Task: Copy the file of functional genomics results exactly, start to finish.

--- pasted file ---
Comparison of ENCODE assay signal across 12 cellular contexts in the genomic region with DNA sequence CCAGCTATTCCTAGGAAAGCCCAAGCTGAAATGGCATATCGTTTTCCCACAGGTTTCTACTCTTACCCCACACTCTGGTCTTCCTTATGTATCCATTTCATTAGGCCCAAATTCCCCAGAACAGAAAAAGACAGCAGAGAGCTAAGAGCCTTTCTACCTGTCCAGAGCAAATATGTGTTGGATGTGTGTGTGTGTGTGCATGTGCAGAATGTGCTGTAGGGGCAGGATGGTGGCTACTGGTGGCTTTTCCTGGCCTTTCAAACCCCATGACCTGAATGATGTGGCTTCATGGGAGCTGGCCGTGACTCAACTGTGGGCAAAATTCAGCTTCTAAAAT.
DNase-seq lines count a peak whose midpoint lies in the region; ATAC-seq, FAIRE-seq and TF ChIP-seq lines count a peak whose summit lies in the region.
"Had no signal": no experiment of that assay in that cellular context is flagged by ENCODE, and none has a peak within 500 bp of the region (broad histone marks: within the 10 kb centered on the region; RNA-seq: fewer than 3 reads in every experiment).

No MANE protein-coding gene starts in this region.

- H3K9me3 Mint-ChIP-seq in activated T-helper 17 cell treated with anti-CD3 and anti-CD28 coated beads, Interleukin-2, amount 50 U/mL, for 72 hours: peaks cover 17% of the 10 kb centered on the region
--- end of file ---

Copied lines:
Comparison of ENCODE assay signal across 12 cellular contexts in the genomic region with DNA sequence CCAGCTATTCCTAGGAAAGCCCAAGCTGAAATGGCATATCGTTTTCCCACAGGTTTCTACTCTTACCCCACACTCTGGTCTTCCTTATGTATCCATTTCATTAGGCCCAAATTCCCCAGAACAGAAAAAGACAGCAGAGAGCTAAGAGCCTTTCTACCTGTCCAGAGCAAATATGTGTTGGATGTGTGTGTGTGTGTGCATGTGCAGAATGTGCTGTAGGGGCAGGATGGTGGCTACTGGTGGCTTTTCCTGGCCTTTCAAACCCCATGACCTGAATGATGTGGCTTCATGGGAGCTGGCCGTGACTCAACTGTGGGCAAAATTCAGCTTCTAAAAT.
DNase-seq lines count a peak whose midpoint lies in the region; ATAC-seq, FAIRE-seq and TF ChIP-seq lines count a peak whose summit lies in the region.
"Had no signal": no experiment of that assay in that cellular context is flagged by ENCODE, and none has a peak within 500 bp of the region (broad histone marks: within the 10 kb centered on the region; RNA-seq: fewer than 3 reads in every experiment).

No MANE protein-coding gene starts in this region.

- H3K9me3 Mint-ChIP-seq in activated T-helper 17 cell treated with anti-CD3 and anti-CD28 coated beads, Interleukin-2, amount 50 U/mL, for 72 hours: peaks cover 17% of the 10 kb centered on the region